Big Data top down

Joeri Minnen 14 May 2018

Manageable by reduction

More than 90% of all available data was generated in recent years. This relates to the traces that we leave behind when we go online. Via Facebook, LinkedIn, Twitter, and others – as well as through our surfing and viewing habits, purchasing behaviour, use of media, travel details and so on.

So how does this stream of data become manageable? Datamining and mathematical algorithms reduce the data to movements and forms of behaviour that apply to a large group of people. There are applications in various areas: traffic jam issues, predicting flu epidemics, demonstrating spikes in purchasing habits, assessing safety problems, etc.


However: collecting lots of data very quickly using computer systems ignores the essence of data-gathering: understanding why people behave in a certain way. Because Big Data focuses on the actual behaviour displayed, the context of the behaviour remains out of the picture to a large extent, which calls the practical usability of Big Data into question. Only by placing the context of the individual action at the centre can we deduce what the reasons were for a certain action taking place.

3 dimensions

The context of an activity takes shape through 3 dimensions:

  1. The spatial dimension – the place where people are.
  2. The social dimension – who was there; level of satisfaction; feelings of stress, time pressures; motivation, etc.
  3. The temporal dimension – how long does an activity last (duration), when does the activity take place (timing), how many times is the activity repeated (tempo), what other activity precedes/ follows the activity (sequence)?

The more context that can be collected, the better we are able to colour in the context in which the behaviour takes place.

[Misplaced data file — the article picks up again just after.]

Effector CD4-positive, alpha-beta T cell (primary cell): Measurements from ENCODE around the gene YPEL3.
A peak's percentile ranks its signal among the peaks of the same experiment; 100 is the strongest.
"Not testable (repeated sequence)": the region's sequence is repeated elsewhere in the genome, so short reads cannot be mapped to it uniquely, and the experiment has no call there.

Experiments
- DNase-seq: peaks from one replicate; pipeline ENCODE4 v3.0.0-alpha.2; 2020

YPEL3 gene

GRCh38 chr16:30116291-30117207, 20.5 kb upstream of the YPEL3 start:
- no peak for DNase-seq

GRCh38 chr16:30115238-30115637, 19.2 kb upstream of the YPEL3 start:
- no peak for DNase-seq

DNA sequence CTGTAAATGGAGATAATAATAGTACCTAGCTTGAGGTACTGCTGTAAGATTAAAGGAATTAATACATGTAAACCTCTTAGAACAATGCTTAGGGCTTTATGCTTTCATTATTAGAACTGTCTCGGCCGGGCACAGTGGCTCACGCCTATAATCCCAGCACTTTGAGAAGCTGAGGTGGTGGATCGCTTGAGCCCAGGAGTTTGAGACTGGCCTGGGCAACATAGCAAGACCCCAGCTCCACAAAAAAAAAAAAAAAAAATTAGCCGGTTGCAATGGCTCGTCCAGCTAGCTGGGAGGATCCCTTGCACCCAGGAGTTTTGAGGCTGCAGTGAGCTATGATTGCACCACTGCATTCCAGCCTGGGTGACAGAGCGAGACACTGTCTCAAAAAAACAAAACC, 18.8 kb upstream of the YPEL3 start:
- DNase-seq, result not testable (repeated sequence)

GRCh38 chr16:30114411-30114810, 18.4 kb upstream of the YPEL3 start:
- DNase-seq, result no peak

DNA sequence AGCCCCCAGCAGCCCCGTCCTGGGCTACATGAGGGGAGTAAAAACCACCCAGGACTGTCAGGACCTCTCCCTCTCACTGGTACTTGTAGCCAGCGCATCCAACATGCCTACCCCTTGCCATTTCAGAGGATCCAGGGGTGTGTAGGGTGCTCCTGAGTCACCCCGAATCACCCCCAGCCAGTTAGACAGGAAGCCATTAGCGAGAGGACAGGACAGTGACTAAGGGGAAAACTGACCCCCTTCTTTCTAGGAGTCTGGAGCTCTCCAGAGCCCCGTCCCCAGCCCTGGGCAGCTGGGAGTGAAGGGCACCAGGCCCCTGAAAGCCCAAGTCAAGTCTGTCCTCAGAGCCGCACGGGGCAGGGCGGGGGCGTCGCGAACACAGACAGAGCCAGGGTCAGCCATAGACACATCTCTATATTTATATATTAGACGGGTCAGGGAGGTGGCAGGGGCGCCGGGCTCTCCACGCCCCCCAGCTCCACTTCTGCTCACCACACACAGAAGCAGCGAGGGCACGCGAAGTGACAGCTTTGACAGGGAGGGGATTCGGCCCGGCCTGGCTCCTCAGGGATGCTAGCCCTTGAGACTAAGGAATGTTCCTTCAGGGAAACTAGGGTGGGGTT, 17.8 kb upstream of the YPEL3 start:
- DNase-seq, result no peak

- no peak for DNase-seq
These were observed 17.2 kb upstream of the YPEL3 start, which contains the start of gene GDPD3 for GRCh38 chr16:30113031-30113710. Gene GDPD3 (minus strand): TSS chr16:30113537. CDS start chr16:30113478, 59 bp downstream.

How to collect it?

We use the MOTUS software platform to collect information about people’s behaviour in 3 ways:

  1. Retrospective registration of previous actions – limited to 24 hours in time, to a maximum of one week in certain situations.
  2. Continuous registration for recording actions in real-time.

Both of these methods require an active effort on the part of the user. The design and flow of the MOTUS app encourage the recording of actions in (virtual) real-life.

DRIE!!! Passive registration via plugins, apps, wearables and sensors – these devices collect information about length of sleep, geolocation, stress levels, travel patterns, attendance, user behaviour, etc.

Additional contextual questions may be asked for each of the three forms of registration.

Through the 3 forms of time registration and the structure of the context, we arrive at Personalised Big Data.

The database established in this way make it possible to gain insights into the ‘why’ of people’s comings and goings. This ‘why’ question is essential for predicting future behaviour.

Personalised Big Data

In a world where better insights help push up the market value of a product or service, user data is the new gold.

But just how usable is the data obtained when it is only a summary of behaviour? What MOTUS does is place data in context, giving real insights into individual actions.